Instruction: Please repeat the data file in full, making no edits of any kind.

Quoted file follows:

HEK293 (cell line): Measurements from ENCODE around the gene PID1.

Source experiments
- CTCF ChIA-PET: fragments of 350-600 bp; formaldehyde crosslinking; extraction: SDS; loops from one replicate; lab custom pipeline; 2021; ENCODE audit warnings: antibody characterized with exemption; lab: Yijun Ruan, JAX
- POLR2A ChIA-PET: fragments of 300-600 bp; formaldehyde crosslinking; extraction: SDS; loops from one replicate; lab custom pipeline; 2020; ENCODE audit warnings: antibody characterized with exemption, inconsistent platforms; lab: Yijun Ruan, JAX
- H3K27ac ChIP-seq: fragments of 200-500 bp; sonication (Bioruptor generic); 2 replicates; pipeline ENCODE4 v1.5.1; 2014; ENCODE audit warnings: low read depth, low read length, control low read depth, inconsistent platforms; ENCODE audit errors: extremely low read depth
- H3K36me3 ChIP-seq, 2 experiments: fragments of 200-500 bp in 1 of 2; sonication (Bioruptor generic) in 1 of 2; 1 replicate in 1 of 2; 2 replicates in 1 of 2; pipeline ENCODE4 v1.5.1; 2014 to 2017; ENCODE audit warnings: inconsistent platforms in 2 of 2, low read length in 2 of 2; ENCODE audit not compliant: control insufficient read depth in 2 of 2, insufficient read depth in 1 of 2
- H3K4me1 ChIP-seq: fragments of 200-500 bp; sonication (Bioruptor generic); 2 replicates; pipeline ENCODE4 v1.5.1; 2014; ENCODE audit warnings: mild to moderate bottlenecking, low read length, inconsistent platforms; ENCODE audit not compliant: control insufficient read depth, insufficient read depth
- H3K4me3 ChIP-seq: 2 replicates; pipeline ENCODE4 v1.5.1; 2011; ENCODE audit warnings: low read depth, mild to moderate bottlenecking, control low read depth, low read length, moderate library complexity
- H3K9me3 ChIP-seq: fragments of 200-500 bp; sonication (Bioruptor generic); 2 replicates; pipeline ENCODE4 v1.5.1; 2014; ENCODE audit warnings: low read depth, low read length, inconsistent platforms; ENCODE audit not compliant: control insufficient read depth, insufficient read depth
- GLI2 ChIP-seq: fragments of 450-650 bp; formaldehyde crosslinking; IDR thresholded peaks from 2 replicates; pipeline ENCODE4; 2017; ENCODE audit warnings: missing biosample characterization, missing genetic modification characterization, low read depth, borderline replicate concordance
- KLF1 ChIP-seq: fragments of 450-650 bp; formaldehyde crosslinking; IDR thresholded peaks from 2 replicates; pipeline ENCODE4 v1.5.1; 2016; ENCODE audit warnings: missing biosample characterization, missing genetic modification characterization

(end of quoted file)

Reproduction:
HEK293 (cell line): Measurements from ENCODE around the gene PID1.

Source experiments
- CTCF ChIA-PET: fragments of 350-600 bp; formaldehyde crosslinking; extraction: SDS; loops from one replicate; lab custom pipeline; 2021; ENCODE audit warnings: antibody characterized with exemption; lab: Yijun Ruan, JAX
- POLR2A ChIA-PET: fragments of 300-600 bp; formaldehyde crosslinking; extraction: SDS; loops from one replicate; lab custom pipeline; 2020; ENCODE audit warnings: antibody characterized with exemption, inconsistent platforms; lab: Yijun Ruan, JAX
- H3K27ac ChIP-seq: fragments of 200-500 bp; sonication (Bioruptor generic); 2 replicates; pipeline ENCODE4 v1.5.1; 2014; ENCODE audit warnings: low read depth, low read length, control low read depth, inconsistent platforms; ENCODE audit errors: extremely low read depth
- H3K36me3 ChIP-seq, 2 experiments: fragments of 200-500 bp in 1 of 2; sonication (Bioruptor generic) in 1 of 2; 1 replicate in 1 of 2; 2 replicates in 1 of 2; pipeline ENCODE4 v1.5.1; 2014 to 2017; ENCODE audit warnings: inconsistent platforms in 2 of 2, low read length in 2 of 2; ENCODE audit not compliant: control insufficient read depth in 2 of 2, insufficient read depth in 1 of 2
- H3K4me1 ChIP-seq: fragments of 200-500 bp; sonication (Bioruptor generic); 2 replicates; pipeline ENCODE4 v1.5.1; 2014; ENCODE audit warnings: mild to moderate bottlenecking, low read length, inconsistent platforms; ENCODE audit not compliant: control insufficient read depth, insufficient read depth
- H3K4me3 ChIP-seq: 2 replicates; pipeline ENCODE4 v1.5.1; 2011; ENCODE audit warnings: low read depth, mild to moderate bottlenecking, control low read depth, low read length, moderate library complexity
- H3K9me3 ChIP-seq: fragments of 200-500 bp; sonication (Bioruptor generic); 2 replicates; pipeline ENCODE4 v1.5.1; 2014; ENCODE audit warnings: low read depth, low read length, inconsistent platforms; ENCODE audit not compliant: control insufficient read depth, insufficient read depth
- GLI2 ChIP-seq: fragments of 450-650 bp; formaldehyde crosslinking; IDR thresholded peaks from 2 replicates; pipeline ENCODE4; 2017; ENCODE audit warnings: missing biosample characterization, missing genetic modification characterization, low read depth, borderline replicate concordance
- KLF1 ChIP-seq: fragments of 450-650 bp; formaldehyde crosslinking; IDR thresholded peaks from 2 replicates; pipeline ENCODE4 v1.5.1; 2016; ENCODE audit warnings: missing biosample characterization, missing genetic modification characterization